Why blended whisky is the perfect choice for Burns Night on board
by Jonathan Ray
Even for heathen Sassenachs such as me, Burns Night is a beacon in an otherwise drab and dreary landscape. And, like many a poor soul clinging forlornly to the January water wagon, I’m apt to fall off in spectacular fashion on the 25th of the month.
Whisky is a popular tipple among yacht owners. Roman Abramovich toured Eclipse around some of Scotland's best whisky distilleries by superyacht last summer, visiting Jura, Bute, Arran and Islay – taking in the Laphroaig distillery en route. Although most folk crack open their finest single malts in Burns’s honour, I will be enjoying a top-class blended whisky. About nine of every 10 bottles of Scotch are blends and they are a surprisingly easy way to spend £15,000 on whisky. Blends can range from your everyday £10 supermarket hooch to the £150,000 Tribute to Honour, a 45-year-old blend from Chivas, bottled in a diamond-encrusted porcelain decanter created by Garrard, the royal jewellers.
In fact, Chivas was the first to create a luxury whisky: Chivas Regal, a 25-year-old blend of grain and single malt whiskies launched in 1909. It soon became the yardstick for blended whiskies and is a truly global brand, selling 4.6 million cases a year.
The latest Chivas Regal offering – the Icon – is an absolute delight. Launched in Dubai a few months ago, it is now available around the world in duty-free only, ideal for superyachters passing through the smarter airports.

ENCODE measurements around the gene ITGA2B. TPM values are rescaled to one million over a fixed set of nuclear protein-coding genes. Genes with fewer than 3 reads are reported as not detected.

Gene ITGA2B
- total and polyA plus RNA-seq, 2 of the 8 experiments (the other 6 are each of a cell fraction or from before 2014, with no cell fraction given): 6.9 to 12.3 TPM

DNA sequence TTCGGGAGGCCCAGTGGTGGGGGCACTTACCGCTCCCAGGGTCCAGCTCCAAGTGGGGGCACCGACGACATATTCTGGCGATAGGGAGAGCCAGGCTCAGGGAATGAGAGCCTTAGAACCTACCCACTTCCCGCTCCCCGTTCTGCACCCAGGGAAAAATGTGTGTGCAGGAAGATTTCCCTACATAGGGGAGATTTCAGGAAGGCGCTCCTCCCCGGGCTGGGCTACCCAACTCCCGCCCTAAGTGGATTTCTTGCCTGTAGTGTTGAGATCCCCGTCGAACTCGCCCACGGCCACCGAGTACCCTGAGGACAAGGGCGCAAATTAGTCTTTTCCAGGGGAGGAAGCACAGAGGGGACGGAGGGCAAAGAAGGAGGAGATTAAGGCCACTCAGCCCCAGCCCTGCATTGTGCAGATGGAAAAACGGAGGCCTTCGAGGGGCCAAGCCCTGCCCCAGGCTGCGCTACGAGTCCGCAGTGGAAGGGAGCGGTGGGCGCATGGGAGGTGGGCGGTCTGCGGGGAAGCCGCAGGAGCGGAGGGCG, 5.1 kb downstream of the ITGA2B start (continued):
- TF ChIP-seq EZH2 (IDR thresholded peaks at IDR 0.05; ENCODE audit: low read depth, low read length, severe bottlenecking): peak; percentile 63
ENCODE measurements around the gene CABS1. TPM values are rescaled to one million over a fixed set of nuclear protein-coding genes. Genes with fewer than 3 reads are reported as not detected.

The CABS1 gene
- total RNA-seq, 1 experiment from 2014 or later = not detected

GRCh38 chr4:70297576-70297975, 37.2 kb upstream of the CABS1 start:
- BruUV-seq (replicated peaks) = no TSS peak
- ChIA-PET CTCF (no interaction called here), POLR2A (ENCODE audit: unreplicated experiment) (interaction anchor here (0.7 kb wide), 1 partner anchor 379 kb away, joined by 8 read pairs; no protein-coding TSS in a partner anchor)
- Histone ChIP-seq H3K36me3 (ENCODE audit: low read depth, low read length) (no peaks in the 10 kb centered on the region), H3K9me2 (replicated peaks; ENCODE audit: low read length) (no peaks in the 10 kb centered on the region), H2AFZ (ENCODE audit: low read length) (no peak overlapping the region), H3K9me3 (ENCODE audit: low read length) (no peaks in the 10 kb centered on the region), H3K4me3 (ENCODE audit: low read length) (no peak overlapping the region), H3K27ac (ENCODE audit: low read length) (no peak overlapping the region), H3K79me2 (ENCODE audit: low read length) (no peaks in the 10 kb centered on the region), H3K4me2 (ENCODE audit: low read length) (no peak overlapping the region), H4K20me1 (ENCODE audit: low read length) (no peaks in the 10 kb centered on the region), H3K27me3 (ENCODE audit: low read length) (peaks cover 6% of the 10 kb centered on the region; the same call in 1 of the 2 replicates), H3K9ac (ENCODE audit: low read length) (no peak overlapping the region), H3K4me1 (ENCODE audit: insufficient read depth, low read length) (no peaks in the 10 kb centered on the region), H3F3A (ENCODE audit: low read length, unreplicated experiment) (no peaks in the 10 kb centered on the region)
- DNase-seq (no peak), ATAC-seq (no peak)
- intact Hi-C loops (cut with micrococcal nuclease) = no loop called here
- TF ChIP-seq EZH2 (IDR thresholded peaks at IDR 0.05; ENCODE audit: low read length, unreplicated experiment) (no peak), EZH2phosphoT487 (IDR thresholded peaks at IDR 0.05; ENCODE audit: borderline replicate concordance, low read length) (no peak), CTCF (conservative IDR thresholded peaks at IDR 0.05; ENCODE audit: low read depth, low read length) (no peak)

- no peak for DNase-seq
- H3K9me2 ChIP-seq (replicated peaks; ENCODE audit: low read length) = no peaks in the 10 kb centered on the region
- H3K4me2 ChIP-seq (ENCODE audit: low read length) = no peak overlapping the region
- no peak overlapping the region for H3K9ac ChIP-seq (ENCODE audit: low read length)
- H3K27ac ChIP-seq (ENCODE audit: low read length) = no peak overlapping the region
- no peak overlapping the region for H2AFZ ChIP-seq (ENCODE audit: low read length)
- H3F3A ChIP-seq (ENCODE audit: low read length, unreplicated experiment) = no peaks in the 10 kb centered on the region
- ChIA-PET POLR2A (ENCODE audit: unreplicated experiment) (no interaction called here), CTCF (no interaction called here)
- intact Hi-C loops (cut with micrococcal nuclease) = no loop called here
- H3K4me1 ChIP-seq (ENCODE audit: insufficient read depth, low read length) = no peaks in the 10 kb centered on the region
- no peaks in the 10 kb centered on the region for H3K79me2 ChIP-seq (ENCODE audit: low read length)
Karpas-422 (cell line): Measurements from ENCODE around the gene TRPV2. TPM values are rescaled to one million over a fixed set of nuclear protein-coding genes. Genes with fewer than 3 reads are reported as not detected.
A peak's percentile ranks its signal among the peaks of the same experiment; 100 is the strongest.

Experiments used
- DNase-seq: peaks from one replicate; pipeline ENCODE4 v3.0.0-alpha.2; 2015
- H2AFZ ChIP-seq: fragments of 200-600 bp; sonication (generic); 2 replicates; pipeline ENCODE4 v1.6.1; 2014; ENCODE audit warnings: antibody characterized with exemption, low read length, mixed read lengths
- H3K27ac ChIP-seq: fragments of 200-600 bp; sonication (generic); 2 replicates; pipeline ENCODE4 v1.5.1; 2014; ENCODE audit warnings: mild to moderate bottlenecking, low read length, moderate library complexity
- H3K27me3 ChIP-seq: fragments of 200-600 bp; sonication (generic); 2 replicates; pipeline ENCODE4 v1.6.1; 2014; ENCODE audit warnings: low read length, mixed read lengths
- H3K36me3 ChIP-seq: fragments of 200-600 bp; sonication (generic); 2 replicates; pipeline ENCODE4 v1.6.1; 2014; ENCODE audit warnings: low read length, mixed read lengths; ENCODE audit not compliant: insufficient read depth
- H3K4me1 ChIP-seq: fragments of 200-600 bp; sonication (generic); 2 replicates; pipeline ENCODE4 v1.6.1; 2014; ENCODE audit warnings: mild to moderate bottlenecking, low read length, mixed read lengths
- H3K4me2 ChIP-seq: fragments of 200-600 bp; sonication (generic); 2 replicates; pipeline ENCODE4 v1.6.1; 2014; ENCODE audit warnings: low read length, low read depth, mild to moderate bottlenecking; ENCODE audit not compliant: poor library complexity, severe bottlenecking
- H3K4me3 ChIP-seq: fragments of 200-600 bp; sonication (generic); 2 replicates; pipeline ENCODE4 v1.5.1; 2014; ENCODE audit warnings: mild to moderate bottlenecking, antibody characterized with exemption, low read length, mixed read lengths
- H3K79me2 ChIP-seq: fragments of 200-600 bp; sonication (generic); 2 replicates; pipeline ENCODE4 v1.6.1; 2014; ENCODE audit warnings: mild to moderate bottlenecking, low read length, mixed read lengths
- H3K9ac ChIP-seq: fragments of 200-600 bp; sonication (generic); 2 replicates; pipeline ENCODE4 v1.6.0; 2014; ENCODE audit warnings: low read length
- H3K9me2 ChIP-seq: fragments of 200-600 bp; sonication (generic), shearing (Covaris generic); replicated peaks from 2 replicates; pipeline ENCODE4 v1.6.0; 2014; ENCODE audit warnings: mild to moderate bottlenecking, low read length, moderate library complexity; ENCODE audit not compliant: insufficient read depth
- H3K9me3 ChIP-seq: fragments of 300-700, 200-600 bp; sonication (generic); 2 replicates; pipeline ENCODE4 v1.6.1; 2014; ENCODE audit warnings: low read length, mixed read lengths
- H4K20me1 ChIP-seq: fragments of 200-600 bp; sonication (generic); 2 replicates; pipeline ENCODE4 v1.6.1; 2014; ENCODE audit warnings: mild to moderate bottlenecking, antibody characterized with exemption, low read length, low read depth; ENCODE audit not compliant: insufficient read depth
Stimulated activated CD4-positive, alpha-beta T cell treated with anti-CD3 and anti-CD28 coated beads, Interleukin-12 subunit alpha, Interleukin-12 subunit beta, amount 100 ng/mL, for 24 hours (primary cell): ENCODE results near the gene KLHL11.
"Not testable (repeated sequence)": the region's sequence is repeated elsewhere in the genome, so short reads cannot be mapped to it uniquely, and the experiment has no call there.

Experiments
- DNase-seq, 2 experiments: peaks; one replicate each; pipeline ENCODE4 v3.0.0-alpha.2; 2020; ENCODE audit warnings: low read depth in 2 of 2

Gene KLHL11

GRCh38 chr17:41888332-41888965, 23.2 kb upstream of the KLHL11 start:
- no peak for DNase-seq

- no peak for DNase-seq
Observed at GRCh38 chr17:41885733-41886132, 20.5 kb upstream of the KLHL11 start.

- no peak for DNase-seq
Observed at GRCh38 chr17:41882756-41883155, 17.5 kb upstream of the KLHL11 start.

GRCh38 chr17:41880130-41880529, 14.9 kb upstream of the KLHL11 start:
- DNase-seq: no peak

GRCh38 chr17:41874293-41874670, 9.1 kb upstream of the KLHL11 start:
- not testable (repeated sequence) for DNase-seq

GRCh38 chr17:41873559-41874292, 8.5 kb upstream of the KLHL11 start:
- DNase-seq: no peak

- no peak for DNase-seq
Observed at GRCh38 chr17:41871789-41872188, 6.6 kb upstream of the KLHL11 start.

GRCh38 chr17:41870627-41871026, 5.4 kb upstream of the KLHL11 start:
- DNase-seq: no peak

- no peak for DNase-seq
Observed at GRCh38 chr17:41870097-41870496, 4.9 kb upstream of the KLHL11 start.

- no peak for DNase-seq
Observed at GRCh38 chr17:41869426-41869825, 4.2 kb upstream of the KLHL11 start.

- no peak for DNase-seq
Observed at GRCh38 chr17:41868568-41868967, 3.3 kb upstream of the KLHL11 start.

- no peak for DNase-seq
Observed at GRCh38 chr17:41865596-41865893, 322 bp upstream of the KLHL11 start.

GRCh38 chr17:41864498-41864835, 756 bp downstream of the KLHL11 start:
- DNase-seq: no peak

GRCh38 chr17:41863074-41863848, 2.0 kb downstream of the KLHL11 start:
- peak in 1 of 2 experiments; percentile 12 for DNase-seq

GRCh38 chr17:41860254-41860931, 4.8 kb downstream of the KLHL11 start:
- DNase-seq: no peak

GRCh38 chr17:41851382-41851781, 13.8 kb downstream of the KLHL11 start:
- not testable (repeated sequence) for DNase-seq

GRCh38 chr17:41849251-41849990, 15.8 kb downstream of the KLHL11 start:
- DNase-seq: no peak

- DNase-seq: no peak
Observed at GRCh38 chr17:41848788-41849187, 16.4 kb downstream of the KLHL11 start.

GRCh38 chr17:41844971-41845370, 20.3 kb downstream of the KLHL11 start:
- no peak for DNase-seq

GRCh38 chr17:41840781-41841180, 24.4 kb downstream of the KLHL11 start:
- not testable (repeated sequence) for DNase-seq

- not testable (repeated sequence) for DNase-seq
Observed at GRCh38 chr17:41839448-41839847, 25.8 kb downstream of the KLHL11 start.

Ridiculously smooth and supple, with chocolate, vanilla and hazelnuts and a long, lingering honeyed finish, the Icon is blended from top-quality whiskies drawn from more than 20 distilleries, including Strathisla, Longmorn and Glen Keith. I would argue that this gives the whisky a depth and a complexity that can sometimes be lacking in single malts.
Johnnie Walker, of course, is the other great name to have on board when it comes to de luxe blended whisky, as anyone who’s sampled their Red, Blue, Green, Black, Double Black, Gold or Platinum Label or Explorer’s Club Collection blends will know.
The perfect JW whisky for superyacht owners this Burns Night, though, is clearly Odyssey (£570, masterofmalt.com), a blend of three single malts presented in a nautical crystal glass decanter and housed in a box that enables it to swing back and forth following the motion of the ocean while always remaining upright. Where better to break a January of abstinence than on deck, watching the sun go down.
Wineonomics: The best Scotches for Burns Night
The inaugural edition of Chivas Regal The Icon, priced at £2,265 a bottle, is already a collector’s item. For the cost of a dozen bottles you could also buy…
- 24 bottles of Isle of Skye 50 Year Old, an extremely rare (only 400 bottles were produced) blended whisky with a high malt content aged for 50 years in oak. thewhiskyexchange.com
- 77 bottles of 1989 Bowmore Port Matured, a multi-layered sumptuous, single malt from Islay, aged for almost a quarter of a century exclusively in old port casks. [bbr.com](www.bbr.com)
- 604 bottles of Glenmorangie, A Midwinter Night’s Dram, a one-off single malt whisky that’s singularly soft, smooth and warming. Buy from Glenmorangie and have the bottle engraved. glenmorangie.com